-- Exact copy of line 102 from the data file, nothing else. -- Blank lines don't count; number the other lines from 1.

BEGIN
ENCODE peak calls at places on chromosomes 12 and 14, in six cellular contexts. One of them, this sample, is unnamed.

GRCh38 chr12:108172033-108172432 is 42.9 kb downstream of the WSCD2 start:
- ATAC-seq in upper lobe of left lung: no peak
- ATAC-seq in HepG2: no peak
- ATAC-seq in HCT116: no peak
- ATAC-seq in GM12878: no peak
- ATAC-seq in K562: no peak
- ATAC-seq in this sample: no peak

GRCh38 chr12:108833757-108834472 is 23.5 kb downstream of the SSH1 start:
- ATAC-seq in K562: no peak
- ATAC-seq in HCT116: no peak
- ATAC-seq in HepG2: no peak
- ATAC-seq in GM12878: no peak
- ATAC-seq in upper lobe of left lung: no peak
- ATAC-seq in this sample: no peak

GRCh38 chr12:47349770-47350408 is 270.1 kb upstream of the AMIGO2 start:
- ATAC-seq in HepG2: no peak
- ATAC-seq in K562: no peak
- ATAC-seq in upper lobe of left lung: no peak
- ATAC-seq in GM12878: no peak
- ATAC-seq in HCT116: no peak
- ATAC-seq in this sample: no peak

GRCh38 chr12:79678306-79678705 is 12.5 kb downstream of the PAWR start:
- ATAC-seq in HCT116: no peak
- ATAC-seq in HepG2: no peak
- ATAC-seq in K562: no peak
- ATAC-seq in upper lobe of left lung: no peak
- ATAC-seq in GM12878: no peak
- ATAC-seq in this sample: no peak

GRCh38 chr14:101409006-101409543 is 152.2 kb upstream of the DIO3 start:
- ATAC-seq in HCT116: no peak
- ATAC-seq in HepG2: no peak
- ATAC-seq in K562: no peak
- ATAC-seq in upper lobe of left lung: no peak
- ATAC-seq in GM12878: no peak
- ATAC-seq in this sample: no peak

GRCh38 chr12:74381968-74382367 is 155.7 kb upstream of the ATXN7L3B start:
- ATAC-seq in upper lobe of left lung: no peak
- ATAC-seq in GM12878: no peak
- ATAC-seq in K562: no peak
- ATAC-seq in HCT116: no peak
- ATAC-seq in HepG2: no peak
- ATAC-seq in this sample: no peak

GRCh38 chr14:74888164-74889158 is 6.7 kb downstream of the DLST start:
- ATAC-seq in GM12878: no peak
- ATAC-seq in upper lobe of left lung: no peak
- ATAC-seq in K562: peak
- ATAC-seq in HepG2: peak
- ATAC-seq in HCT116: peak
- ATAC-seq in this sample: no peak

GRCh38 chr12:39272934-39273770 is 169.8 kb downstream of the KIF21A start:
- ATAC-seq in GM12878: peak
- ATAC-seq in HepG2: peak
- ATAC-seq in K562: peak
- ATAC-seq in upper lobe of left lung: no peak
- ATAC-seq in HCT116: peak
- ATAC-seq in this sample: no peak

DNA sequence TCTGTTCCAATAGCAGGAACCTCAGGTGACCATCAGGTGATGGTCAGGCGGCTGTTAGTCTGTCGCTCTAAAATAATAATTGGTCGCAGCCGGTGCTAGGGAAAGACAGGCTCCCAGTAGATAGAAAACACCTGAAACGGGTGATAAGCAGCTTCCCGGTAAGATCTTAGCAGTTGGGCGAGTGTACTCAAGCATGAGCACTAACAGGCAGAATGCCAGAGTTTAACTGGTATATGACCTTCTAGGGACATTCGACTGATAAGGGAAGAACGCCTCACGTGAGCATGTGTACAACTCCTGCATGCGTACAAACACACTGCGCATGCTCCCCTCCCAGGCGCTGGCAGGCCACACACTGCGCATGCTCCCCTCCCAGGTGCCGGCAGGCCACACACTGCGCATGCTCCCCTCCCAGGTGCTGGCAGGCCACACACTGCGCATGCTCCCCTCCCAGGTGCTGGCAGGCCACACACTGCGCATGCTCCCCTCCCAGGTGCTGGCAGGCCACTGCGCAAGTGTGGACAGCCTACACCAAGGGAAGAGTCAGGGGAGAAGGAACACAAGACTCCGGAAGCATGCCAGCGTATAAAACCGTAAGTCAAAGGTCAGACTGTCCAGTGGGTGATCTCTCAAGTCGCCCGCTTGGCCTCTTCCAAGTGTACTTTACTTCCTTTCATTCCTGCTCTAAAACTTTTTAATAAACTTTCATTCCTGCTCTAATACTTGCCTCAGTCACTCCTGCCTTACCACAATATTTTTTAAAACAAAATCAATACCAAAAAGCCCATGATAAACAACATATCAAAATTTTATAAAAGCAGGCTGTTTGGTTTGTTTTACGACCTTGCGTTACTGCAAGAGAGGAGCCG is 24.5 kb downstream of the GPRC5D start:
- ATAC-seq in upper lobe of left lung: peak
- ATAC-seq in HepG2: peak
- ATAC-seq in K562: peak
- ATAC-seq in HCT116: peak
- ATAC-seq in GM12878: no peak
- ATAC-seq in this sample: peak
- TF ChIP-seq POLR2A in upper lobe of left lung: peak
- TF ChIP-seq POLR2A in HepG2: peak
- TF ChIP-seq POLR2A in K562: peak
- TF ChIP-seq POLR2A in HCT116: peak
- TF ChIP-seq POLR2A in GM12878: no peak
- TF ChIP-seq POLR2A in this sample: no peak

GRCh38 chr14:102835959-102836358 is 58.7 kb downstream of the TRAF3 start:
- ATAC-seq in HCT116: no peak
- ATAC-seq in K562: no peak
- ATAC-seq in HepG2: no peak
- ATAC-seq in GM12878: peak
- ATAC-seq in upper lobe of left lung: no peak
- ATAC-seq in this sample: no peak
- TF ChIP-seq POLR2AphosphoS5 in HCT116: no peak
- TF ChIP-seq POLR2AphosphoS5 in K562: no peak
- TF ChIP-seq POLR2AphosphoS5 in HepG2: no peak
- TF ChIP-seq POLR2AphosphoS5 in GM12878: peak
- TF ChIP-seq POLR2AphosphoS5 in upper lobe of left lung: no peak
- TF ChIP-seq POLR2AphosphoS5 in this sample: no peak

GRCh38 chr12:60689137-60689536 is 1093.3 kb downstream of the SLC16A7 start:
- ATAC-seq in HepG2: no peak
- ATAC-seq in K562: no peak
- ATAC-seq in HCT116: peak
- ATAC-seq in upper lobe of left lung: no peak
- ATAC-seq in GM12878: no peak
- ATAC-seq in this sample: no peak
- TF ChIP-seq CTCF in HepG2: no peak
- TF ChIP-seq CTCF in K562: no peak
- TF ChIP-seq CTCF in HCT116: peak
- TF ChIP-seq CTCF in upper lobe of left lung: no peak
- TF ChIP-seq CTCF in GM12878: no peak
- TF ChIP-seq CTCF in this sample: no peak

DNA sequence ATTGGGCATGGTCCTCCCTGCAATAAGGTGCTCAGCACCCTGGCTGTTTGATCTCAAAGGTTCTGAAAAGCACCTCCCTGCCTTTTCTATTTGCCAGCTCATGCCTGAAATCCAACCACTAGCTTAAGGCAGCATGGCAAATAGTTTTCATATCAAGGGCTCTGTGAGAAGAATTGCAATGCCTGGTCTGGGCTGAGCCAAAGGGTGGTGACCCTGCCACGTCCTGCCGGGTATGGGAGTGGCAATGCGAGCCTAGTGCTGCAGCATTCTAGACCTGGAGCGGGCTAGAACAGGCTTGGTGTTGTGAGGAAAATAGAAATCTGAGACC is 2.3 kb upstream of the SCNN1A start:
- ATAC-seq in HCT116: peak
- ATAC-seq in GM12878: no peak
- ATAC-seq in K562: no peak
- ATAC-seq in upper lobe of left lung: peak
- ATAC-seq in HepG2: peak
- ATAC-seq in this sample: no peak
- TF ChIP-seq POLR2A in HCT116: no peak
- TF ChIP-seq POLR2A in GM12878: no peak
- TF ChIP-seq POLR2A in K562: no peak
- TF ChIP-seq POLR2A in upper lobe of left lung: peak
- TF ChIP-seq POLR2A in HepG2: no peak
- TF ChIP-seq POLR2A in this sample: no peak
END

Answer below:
- ATAC-seq in HepG2: peak